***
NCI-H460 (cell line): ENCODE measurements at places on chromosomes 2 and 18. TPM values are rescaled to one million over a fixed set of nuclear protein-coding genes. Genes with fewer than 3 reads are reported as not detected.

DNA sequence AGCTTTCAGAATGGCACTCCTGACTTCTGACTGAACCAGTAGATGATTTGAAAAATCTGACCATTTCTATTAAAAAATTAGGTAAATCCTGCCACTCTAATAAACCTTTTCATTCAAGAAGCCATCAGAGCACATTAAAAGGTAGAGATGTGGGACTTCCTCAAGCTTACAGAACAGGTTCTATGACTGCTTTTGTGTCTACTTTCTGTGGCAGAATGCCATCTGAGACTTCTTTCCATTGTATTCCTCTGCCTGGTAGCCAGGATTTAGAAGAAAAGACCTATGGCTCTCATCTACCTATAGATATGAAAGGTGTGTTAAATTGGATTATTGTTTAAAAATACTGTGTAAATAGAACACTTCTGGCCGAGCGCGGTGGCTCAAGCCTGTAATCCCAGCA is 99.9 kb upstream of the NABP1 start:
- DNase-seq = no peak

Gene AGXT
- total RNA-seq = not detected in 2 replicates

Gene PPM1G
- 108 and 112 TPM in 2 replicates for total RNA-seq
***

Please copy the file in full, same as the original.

NCI-H460 (cell line): ENCODE measurements at places on chromosomes 2 and 18. TPM values are rescaled to one million over a fixed set of nuclear protein-coding genes. Genes with fewer than 3 reads are reported as not detected.

DNA sequence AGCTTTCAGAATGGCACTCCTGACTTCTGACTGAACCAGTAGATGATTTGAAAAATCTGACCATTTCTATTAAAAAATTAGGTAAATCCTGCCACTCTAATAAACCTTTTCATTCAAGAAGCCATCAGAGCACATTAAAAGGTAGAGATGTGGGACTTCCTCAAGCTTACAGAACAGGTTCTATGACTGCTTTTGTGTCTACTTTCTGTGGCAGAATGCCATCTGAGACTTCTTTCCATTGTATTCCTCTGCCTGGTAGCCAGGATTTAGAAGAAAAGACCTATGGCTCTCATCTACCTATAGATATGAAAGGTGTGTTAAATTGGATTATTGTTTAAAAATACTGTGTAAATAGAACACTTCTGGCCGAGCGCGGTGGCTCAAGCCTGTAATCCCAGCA is 99.9 kb upstream of the NABP1 start:
- DNase-seq = no peak

Gene AGXT
- total RNA-seq = not detected in 2 replicates

Gene PPM1G
- 108 and 112 TPM in 2 replicates for total RNA-seq